BIOMARK002.212 - Scale up normal phase

How to Scale-Up Normal-Phase Purification

Sep 22, 2015 2:48:21 AM / by Bob Bickler

For chemists performing bench-scale organic synthesis, flash column chromatography is often the primary purification technique.  When synthesis needs scaling to multi-gram levels, so does the flash purification. The logical approach is to increase the flash cartridge or column size, but this is only part of the solution.  In this article we discuss the process of simplifying flash purification scale-up.

Scaling-up flash chromatography can seem a daunting task but it is a fairly straightforward process once the following parameters are determined:

What cartridge size is appropriate for the reaction scale?
  1. What load amount and loading technique is applicable?
  2. What gradient should be run?
  3. What flow rate should be used with a larger cartridge?

1. Cartridge size

In its basic form, scaling flash purification is a numbers game, one of maintaining ratios. If 100 mg of a crude mixture has been purified on a 10 gram flash column, then a 1 gram reaction mix (i.e. a 10-fold increase) can be purified on a 100 gram cartridge and 10 grams purified (100x increase) on a 1 kg cartridge.

However, maintaining other purification parameters such as concentration, loading technique, gradient length and shape, and linear velocity (not flow rate) are also essential to scale-up success.

Included in an article published on our popular flash chromatography blog, is a handy scale-up table which you can reference for scale-up.  The table helps determine which cartridge size should be used based on your purification scale need from a 10 gram to a 1500 g. 

2. Loading amount and Technique

At small scale a liquid injection is often performed as the volume is small enough to inject with a disposable syringe. If the components to be separated are poorly soluble, then reaction mixes can easily be blended with and pre-adsorbed onto small volumes of an inert media for dry loading.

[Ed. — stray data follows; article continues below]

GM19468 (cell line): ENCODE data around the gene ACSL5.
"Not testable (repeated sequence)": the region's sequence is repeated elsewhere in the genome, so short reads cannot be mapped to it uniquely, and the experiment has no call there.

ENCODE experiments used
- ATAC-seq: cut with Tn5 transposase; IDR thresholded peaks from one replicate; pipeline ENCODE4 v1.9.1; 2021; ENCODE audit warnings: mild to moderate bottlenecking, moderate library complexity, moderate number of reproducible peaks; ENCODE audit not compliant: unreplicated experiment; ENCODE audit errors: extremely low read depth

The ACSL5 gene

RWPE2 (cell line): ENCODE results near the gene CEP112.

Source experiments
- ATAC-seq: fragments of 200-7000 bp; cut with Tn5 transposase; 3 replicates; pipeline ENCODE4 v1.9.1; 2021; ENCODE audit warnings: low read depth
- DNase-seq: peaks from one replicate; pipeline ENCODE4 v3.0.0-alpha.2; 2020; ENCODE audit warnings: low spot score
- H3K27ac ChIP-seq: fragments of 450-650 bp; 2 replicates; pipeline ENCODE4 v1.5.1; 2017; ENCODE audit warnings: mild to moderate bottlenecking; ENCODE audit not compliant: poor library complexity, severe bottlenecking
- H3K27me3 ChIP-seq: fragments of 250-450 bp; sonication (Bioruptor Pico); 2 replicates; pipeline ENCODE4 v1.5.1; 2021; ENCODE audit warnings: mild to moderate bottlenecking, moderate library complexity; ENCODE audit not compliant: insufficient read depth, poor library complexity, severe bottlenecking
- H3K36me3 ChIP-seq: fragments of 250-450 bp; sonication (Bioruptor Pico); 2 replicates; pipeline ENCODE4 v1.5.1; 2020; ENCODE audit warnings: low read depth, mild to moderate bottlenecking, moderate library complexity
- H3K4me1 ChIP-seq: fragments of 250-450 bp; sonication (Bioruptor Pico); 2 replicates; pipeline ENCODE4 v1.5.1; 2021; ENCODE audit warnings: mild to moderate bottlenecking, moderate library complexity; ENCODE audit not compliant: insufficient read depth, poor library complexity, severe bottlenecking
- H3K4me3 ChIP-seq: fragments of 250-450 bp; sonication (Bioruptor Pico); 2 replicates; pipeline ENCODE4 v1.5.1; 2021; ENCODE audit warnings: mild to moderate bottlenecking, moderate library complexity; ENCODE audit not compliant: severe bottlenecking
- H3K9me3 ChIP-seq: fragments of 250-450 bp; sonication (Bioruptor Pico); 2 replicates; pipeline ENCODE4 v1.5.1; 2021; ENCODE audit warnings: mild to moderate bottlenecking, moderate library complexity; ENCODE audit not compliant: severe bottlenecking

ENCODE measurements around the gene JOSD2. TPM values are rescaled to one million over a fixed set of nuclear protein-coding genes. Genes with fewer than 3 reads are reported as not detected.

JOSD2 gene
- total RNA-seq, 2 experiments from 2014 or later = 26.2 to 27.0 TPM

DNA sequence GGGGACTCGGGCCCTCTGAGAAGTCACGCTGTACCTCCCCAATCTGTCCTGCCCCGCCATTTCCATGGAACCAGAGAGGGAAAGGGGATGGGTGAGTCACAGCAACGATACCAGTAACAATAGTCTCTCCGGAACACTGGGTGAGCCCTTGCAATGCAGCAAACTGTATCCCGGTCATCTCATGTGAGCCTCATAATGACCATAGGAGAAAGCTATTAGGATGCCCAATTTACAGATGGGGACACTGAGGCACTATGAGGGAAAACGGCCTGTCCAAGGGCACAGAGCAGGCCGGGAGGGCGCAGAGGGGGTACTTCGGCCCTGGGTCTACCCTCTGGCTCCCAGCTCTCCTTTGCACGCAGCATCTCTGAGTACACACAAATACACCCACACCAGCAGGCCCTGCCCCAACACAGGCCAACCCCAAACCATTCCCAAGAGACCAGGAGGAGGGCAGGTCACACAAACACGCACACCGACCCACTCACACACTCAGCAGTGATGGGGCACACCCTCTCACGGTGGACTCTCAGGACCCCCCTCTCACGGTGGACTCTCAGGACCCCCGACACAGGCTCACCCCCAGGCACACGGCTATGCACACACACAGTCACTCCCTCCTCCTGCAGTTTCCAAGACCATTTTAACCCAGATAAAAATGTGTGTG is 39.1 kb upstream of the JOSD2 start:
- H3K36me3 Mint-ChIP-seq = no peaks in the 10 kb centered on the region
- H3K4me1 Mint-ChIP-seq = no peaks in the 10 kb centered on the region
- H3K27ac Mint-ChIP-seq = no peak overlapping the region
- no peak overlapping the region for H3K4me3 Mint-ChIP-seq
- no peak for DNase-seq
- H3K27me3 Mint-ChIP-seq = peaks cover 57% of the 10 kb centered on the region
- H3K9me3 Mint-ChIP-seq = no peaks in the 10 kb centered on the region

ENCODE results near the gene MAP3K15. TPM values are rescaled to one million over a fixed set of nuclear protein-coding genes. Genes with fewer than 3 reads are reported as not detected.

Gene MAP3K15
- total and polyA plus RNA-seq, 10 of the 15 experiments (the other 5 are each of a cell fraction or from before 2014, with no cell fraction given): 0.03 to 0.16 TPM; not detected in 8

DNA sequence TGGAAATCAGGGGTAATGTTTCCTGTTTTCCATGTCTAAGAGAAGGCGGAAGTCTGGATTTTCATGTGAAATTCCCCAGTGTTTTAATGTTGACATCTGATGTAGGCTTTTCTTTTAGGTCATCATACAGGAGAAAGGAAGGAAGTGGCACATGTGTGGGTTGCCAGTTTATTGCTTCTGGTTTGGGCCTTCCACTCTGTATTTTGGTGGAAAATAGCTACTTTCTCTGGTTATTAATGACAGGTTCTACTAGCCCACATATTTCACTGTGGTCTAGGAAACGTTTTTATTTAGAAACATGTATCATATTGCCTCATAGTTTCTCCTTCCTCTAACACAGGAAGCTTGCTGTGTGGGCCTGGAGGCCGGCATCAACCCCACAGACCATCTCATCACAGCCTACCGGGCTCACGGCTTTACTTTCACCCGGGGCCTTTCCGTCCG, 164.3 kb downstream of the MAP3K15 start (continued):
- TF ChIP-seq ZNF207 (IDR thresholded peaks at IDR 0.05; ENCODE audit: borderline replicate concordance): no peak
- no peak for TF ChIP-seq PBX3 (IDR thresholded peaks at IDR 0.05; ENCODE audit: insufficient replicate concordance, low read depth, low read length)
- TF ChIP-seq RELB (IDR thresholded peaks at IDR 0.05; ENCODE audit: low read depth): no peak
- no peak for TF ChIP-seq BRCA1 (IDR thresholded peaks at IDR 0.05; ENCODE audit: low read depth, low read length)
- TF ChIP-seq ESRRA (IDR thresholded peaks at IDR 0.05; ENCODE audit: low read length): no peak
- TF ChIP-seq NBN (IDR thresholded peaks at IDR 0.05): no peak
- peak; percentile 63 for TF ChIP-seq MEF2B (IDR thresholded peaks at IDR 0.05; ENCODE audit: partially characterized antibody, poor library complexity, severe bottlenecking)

However, scaling-up larger mixtures can be more difficult and even dangerous to perform liquid loading via manual syringe injection with sample spillage, backpressure, and potential precipitation could be a real concern. There are options:

(1) Load onto the cartridge using an external pumping device like a small peristaltic pump.  (2) Use a dry loading method by pre-absorbing the liquid reaction mix onto an inert solid support followed by solvent evaporation. This technique adds some time to the purification process but will eliminate the concerns associated with liquid loading in the early development phases.  Development of dry-loading methods is supported for all our development scale cartridges.  Once at pilot or clinical (Kg) scale, dry loading methods are often designed out and swapped for liquid loading methods to then reduce further the risk of potentially harmful loose silica or API product contact by process operators.


3. What gradient for scale-up?

Gradient scale up is simple when considered in terms of column volumes (CV), which is the internal volume in the column not occupied by stationary phase. Scale-up using the same media in larger cartridges means the media’s volume per gram will remain consistent and will scale linearly. So, a 10 gram silica cartridge with a 13 mL CV, a 100 gram cartridge will have a CV of 130 mL and a 1000 gram cartridge will have a 1300 mL CV, and so on.  This means a linear gradient method using 10 CV on a 10 gram flash chromatography cartridge will use 10 CV on any other flash purification cartridge packed with the same media.
 

4.  Flow rates

Linear scaling does not hold for flow rates. To maintain the separation performance of the smaller scale flash column, the linear velocity of the solvent moving through the larger column must be maintained.  Linear velocity (in cm/min) is determined by the flash cartridge bed dimensions (BD), column volume (CV), and the flow rate (FR). 

Linear velocity = BD/(CV/FR)

BD is expressed in cm
CV is expressed in mL
FR is expressed in mL/min

These scale-up guidelines work with any flash technique.  In our quick example, we used the Isolera™ TLC to linear gradient tool to determine the gradient conditions and sample size for a 10 gram Biotage® SNAP KP-Sil cartridge, and then scaled it 5-fold to 50g.  A 50 gram cartridge running at a linear velocity of 7.36 cm/min (60 mL/min) and following the same gradient profile achieved the goal (400 mg load).  

Now that you've mastered normal-phase, continue on to read about how to use Scale-up in Reversed-phase applications:

Read More

 

Topics: Chromatography Fundamentals, Reversed-phase, Scale-Up, Normal Phase, Pillar Page, sca flash key articles

Bob Bickler

Written by Bob Bickler

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